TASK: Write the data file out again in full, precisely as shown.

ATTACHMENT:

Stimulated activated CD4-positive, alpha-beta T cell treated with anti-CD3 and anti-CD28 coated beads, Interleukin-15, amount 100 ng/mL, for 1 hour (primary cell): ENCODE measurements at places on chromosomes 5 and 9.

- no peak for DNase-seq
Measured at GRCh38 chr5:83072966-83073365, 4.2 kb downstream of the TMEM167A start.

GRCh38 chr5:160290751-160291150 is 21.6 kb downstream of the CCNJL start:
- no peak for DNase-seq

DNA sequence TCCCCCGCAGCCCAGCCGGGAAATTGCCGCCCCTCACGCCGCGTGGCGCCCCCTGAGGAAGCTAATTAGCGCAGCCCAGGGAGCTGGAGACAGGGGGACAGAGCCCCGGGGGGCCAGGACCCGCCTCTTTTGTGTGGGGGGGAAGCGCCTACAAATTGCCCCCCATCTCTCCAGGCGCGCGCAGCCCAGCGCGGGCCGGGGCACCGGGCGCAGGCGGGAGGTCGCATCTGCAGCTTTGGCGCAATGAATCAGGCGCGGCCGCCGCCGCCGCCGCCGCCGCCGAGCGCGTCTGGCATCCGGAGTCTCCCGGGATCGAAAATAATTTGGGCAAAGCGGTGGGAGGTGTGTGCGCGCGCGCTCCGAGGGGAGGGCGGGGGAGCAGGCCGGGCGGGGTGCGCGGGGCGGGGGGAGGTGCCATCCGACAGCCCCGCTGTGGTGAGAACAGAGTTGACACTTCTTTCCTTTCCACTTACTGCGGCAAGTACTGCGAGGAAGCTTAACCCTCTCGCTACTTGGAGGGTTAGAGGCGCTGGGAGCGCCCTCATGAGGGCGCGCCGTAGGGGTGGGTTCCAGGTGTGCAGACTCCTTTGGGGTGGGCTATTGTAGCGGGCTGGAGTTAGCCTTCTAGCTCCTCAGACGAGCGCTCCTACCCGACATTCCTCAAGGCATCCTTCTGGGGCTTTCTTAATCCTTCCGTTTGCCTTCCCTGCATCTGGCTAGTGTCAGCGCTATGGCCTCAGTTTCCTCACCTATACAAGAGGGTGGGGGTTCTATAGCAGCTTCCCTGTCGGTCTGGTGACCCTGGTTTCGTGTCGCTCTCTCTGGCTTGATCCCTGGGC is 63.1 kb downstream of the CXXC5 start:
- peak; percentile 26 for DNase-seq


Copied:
Stimulated activated CD4-positive, alpha-beta T cell treated with anti-CD3 and anti-CD28 coated beads, Interleukin-15, amount 100 ng/mL, for 1 hour (primary cell): ENCODE measurements at places on chromosomes 5 and 9.

- no peak for DNase-seq
Measured at GRCh38 chr5:83072966-83073365, 4.2 kb downstream of the TMEM167A start.

GRCh38 chr5:160290751-160291150 is 21.6 kb downstream of the CCNJL start:
- no peak for DNase-seq

DNA sequence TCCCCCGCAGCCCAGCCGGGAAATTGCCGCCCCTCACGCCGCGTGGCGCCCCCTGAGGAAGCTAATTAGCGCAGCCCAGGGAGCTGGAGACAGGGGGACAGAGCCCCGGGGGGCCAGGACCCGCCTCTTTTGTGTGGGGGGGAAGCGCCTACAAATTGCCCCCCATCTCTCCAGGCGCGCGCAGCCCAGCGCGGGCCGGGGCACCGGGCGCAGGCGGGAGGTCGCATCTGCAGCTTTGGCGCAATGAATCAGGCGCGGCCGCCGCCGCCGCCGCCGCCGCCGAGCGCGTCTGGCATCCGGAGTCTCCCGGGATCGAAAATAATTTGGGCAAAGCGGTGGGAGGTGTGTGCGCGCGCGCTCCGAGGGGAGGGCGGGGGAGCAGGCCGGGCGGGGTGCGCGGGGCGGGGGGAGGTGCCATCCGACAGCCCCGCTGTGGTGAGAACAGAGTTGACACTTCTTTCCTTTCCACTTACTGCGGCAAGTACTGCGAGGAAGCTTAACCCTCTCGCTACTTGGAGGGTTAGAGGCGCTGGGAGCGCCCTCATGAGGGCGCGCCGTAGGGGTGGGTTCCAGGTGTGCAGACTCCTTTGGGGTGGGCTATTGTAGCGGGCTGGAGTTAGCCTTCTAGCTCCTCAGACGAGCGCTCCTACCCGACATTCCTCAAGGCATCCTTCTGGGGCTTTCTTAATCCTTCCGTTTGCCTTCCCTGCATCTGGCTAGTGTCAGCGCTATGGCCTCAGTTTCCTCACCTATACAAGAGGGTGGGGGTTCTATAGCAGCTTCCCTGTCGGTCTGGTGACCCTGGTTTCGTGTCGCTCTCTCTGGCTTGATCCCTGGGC is 63.1 kb downstream of the CXXC5 start:
- peak; percentile 26 for DNase-seq